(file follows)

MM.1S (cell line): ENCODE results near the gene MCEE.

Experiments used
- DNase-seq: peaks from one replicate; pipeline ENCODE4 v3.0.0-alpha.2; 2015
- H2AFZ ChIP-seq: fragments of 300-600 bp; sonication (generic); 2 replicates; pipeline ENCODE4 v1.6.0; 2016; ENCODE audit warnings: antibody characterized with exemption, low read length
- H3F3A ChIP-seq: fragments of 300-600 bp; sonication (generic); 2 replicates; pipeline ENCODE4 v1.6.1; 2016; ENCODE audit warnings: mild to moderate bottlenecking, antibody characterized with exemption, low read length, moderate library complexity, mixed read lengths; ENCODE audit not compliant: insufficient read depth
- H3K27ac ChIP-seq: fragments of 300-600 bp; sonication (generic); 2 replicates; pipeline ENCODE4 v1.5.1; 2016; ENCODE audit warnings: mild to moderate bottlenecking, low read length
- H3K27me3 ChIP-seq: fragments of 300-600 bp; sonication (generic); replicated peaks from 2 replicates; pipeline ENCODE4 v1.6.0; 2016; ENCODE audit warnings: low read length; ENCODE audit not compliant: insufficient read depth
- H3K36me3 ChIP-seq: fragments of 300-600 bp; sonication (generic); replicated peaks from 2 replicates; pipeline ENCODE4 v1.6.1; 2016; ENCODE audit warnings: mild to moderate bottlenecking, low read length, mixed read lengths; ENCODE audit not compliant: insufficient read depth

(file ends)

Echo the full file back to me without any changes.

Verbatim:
MM.1S (cell line): ENCODE results near the gene MCEE.

Experiments used
- DNase-seq: peaks from one replicate; pipeline ENCODE4 v3.0.0-alpha.2; 2015
- H2AFZ ChIP-seq: fragments of 300-600 bp; sonication (generic); 2 replicates; pipeline ENCODE4 v1.6.0; 2016; ENCODE audit warnings: antibody characterized with exemption, low read length
- H3F3A ChIP-seq: fragments of 300-600 bp; sonication (generic); 2 replicates; pipeline ENCODE4 v1.6.1; 2016; ENCODE audit warnings: mild to moderate bottlenecking, antibody characterized with exemption, low read length, moderate library complexity, mixed read lengths; ENCODE audit not compliant: insufficient read depth
- H3K27ac ChIP-seq: fragments of 300-600 bp; sonication (generic); 2 replicates; pipeline ENCODE4 v1.5.1; 2016; ENCODE audit warnings: mild to moderate bottlenecking, low read length
- H3K27me3 ChIP-seq: fragments of 300-600 bp; sonication (generic); replicated peaks from 2 replicates; pipeline ENCODE4 v1.6.0; 2016; ENCODE audit warnings: low read length; ENCODE audit not compliant: insufficient read depth
- H3K36me3 ChIP-seq: fragments of 300-600 bp; sonication (generic); replicated peaks from 2 replicates; pipeline ENCODE4 v1.6.1; 2016; ENCODE audit warnings: mild to moderate bottlenecking, low read length, mixed read lengths; ENCODE audit not compliant: insufficient read depth